Gerry Farrell: Long way to go in the fight for true equality
Yesterday was International Women's Day. We have come a long way but we still have a long way to go. Not even 100 years have passed in this country since women were granted the vote.
To earn that right, they fought the police, smashed windows, chained themselves to railings and went on hunger strike in prison. Today, men still earn, on average, 14.2 per cent more than women. On the boards of Britain’s top companies, only one in five directors is a woman. In the Tory government’s own pay equality department, the women are paid £2 an hour less than the men.
All over the world, women are beaten, abused and subjugated. The exercise of unjust power by men is so deeply embedded in some cultures it will take generations to root it out. In Egypt, for example, nine out of every ten women has been genitally mutilated. And in India, a country that prides itself on being a progressive nation, the widely held belief that it is OK to commit rape is shocking. In 2012, British documentary filmmaker Leslee Udwin made a film called India’s Daughter about the gang rape and murder of a 22-year-old medical student coming home from the cinema with her boyfriend. The film has just appeared on Netflix. It isn’t just heartbreaking, it is profoundly disturbing.
Jyoti the victim had just completed her medical exams. She spoke perfect English. She worked in a call centre from 8pm until 4am to pay for her studies. Her ambition was to build and run a hospital in her village. On the fatal night, she and a male friend stepped aboard a bus being run by a gang of criminals. They set upon the boy with clubs. They took Jyoti to the back of the bus and “took turns” with her. Finally, they then performed a particularly nauseating act with an iron rod. They threw her, still alive, on to the side of the road. Three days later, she died.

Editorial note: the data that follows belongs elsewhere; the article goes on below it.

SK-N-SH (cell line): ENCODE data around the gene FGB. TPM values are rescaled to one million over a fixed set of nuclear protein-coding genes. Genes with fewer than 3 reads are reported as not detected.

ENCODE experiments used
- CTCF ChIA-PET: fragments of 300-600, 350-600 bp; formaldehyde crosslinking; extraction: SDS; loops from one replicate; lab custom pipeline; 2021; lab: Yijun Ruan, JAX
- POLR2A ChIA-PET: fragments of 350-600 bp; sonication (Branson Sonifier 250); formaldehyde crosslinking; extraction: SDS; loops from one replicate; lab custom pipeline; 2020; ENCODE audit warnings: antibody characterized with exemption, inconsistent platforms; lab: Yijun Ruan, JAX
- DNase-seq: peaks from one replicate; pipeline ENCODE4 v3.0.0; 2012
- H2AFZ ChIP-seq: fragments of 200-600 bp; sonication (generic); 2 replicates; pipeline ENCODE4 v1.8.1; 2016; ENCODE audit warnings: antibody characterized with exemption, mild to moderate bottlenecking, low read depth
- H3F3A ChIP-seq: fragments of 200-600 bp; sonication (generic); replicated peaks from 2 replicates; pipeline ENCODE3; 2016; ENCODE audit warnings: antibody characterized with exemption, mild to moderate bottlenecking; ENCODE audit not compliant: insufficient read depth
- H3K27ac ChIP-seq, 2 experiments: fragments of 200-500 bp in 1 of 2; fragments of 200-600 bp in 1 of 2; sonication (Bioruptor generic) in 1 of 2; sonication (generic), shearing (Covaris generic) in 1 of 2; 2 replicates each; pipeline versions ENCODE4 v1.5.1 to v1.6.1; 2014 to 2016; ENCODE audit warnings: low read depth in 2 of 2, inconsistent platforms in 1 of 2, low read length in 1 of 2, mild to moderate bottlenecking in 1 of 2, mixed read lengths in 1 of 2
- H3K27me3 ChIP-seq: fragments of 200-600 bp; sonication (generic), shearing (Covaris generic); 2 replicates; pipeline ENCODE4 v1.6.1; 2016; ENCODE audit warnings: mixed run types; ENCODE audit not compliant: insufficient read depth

What was inspiring was the way thousands of men and women poured on to the streets of Delhi to protest her death, braving tear gas and water cannon. What was depressing was the reaction of the Indian establishment. One of the gang’s defence lawyers said: “If my daughter or sister engaged in such pre-marital activities, I would douse her in petrol and set her on fire.”
The other defence lawyer solemnly upheld the status quo: “We have the best culture. In our culture, there is no place for a woman.”
Worst of all, on the day the documentary was to be screened, the Indian government banned it and tried to arrest Leslee Udwin, who had to flee the country. Like I said at the start, we have a long way to go.